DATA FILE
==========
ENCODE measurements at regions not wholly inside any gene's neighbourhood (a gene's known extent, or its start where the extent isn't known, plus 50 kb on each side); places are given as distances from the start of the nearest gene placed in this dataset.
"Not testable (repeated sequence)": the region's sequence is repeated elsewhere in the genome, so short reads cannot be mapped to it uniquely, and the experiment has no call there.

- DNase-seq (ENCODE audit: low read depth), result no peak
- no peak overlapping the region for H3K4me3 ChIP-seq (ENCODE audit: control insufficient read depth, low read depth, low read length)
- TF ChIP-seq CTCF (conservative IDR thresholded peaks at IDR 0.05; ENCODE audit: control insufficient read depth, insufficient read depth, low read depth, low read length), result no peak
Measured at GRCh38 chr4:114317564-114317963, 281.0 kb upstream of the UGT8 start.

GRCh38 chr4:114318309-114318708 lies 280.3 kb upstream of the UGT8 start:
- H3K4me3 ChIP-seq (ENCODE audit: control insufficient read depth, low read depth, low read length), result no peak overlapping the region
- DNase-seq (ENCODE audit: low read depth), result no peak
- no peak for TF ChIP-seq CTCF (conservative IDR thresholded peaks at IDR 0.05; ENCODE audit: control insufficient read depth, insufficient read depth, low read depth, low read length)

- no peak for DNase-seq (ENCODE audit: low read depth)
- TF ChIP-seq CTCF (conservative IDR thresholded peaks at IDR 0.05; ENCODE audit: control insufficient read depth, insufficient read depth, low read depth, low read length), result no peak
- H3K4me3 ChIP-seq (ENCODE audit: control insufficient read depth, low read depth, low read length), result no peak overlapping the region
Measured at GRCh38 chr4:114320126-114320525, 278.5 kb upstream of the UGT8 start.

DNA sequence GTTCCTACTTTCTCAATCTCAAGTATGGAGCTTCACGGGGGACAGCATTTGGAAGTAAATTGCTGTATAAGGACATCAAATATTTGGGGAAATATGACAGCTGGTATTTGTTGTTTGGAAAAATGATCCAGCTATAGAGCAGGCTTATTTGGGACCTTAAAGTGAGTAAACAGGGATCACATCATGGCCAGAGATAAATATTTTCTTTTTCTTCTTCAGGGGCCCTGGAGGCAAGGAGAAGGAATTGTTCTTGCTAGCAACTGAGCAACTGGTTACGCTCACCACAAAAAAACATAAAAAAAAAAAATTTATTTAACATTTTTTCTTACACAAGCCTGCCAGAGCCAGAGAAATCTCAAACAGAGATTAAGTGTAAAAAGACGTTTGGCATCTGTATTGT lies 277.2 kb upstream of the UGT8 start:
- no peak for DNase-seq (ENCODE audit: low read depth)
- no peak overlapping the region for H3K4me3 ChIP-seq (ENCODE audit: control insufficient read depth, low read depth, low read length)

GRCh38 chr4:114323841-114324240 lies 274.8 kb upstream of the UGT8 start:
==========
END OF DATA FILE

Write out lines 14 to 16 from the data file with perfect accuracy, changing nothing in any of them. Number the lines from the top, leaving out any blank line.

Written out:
Measured at GRCh38 chr4:114320126-114320525, 278.5 kb upstream of the UGT8 start.

DNA sequence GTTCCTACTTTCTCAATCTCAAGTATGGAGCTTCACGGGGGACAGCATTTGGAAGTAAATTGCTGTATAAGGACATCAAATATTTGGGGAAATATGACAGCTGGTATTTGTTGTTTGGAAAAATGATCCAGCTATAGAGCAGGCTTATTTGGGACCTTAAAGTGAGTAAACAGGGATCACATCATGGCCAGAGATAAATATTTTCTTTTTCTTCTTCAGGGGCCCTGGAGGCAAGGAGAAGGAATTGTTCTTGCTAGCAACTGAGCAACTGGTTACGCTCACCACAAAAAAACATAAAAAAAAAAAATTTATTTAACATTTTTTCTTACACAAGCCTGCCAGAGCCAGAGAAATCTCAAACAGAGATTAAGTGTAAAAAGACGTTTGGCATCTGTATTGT lies 277.2 kb upstream of the UGT8 start:
- no peak for DNase-seq (ENCODE audit: low read depth)